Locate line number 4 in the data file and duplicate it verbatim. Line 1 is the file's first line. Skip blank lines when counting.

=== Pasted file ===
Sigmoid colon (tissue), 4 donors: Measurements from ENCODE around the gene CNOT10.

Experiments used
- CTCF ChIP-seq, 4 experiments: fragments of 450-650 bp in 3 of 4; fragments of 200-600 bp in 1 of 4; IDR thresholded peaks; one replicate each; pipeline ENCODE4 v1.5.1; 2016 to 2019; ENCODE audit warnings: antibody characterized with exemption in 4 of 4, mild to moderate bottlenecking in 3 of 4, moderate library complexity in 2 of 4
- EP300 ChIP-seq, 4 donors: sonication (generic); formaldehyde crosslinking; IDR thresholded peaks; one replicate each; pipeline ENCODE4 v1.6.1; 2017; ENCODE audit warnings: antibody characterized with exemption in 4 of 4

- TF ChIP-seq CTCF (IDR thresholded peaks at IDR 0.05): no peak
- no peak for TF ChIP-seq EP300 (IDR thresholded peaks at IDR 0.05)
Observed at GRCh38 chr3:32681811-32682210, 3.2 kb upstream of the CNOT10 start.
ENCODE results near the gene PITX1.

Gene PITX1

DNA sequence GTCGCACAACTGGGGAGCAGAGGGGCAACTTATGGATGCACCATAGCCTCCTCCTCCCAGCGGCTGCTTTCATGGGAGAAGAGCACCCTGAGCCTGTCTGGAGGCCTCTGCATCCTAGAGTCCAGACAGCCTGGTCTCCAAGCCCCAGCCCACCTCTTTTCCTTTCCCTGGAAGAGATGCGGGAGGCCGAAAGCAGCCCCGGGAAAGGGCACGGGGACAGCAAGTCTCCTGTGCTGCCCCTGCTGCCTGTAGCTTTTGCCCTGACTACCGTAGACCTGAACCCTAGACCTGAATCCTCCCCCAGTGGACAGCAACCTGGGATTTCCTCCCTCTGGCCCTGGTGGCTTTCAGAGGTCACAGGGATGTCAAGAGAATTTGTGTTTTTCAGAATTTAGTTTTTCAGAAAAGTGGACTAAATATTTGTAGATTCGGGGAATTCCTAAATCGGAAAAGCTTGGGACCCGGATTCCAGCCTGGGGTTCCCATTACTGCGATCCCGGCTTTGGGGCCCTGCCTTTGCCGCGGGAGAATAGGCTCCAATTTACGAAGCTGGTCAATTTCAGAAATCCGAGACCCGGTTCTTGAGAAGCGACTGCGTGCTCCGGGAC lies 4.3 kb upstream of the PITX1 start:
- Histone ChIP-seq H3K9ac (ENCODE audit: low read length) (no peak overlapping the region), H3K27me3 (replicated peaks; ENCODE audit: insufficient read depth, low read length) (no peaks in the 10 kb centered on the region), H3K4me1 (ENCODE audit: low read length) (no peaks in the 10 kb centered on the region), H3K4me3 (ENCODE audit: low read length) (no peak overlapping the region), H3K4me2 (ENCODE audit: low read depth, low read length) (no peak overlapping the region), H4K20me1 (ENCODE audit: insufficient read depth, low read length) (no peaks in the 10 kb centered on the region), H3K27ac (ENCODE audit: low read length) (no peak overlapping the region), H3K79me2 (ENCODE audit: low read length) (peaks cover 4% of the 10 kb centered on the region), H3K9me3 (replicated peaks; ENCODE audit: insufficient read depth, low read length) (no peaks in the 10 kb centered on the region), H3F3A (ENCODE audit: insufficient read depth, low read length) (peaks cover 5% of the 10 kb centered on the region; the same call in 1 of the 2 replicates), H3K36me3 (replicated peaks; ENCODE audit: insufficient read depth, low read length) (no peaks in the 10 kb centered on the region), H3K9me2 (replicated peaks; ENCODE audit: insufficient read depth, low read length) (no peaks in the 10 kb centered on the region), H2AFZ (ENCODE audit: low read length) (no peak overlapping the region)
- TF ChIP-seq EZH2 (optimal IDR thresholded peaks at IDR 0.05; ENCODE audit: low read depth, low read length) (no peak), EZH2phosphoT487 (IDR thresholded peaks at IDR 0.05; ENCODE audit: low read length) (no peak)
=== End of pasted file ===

- EP300 ChIP-seq, 4 donors: sonication (generic); formaldehyde crosslinking; IDR thresholded peaks; one replicate each; pipeline ENCODE4 v1.6.1; 2017; ENCODE audit warnings: antibody characterized with exemption in 4 of 4